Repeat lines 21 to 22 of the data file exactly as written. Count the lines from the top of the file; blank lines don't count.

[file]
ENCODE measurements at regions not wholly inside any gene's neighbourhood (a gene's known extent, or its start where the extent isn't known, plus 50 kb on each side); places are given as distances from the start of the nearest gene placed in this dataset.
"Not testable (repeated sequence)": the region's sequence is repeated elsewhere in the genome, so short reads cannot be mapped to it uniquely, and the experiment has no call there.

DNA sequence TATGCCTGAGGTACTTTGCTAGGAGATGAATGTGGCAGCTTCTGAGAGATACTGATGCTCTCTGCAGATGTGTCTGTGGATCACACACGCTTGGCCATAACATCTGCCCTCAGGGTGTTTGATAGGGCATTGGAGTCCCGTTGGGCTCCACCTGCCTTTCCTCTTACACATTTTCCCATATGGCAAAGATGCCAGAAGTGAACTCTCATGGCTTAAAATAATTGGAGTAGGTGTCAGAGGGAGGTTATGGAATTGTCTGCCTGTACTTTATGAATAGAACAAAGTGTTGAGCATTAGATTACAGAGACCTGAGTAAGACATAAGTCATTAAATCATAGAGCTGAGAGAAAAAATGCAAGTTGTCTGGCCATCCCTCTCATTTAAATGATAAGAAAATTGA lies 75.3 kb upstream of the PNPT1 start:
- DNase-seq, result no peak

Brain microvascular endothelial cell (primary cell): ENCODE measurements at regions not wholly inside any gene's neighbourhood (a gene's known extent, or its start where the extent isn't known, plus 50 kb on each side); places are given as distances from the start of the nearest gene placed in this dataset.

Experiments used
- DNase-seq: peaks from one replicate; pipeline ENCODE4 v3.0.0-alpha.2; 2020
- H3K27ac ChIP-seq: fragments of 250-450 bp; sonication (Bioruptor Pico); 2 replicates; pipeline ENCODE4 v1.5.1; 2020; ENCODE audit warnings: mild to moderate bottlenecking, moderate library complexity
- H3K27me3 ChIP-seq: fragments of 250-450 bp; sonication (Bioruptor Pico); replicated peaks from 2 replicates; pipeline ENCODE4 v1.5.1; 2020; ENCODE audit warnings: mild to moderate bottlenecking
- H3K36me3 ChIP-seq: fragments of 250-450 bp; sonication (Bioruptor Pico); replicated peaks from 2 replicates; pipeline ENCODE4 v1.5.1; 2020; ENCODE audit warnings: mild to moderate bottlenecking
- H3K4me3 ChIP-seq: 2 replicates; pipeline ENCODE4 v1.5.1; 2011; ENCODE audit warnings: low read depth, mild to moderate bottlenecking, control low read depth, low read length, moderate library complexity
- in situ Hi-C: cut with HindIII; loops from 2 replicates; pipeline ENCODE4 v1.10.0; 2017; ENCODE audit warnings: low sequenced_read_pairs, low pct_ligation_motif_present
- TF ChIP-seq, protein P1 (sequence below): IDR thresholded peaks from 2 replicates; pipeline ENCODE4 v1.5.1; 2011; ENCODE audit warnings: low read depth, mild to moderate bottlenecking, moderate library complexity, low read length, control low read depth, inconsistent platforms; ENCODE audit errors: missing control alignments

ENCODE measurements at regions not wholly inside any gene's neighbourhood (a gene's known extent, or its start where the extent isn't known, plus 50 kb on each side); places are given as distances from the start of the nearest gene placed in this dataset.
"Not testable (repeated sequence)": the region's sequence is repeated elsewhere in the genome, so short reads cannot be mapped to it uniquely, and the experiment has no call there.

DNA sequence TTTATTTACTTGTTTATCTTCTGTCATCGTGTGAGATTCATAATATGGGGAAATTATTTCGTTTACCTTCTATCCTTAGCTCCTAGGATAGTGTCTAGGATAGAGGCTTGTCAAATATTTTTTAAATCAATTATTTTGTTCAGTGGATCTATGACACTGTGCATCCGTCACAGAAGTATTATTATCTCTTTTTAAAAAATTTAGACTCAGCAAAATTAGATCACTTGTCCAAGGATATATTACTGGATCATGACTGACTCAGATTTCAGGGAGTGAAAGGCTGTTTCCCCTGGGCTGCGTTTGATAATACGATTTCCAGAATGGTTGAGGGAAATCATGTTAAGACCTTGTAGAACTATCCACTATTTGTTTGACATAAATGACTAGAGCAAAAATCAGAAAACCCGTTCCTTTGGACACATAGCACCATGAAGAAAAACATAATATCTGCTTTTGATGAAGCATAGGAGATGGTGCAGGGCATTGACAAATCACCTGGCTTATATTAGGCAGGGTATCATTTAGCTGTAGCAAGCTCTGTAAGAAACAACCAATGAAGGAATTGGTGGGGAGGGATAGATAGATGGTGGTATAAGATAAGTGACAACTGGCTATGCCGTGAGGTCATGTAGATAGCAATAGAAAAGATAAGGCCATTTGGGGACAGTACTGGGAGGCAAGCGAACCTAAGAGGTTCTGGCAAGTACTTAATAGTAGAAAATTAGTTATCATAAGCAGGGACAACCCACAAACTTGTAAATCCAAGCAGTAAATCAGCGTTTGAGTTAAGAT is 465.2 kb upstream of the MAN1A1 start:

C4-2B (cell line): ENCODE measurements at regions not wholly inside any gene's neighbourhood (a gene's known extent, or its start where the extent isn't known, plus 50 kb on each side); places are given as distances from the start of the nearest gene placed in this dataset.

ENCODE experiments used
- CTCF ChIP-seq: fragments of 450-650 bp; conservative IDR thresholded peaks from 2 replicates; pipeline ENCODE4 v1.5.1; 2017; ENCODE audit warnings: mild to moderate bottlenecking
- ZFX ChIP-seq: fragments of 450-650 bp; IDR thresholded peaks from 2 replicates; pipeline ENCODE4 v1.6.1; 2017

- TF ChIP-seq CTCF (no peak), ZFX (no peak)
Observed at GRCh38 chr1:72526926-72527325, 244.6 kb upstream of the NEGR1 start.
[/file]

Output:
- TF ChIP-seq CTCF (no peak), ZFX (no peak)
Observed at GRCh38 chr1:72526926-72527325, 244.6 kb upstream of the NEGR1 start.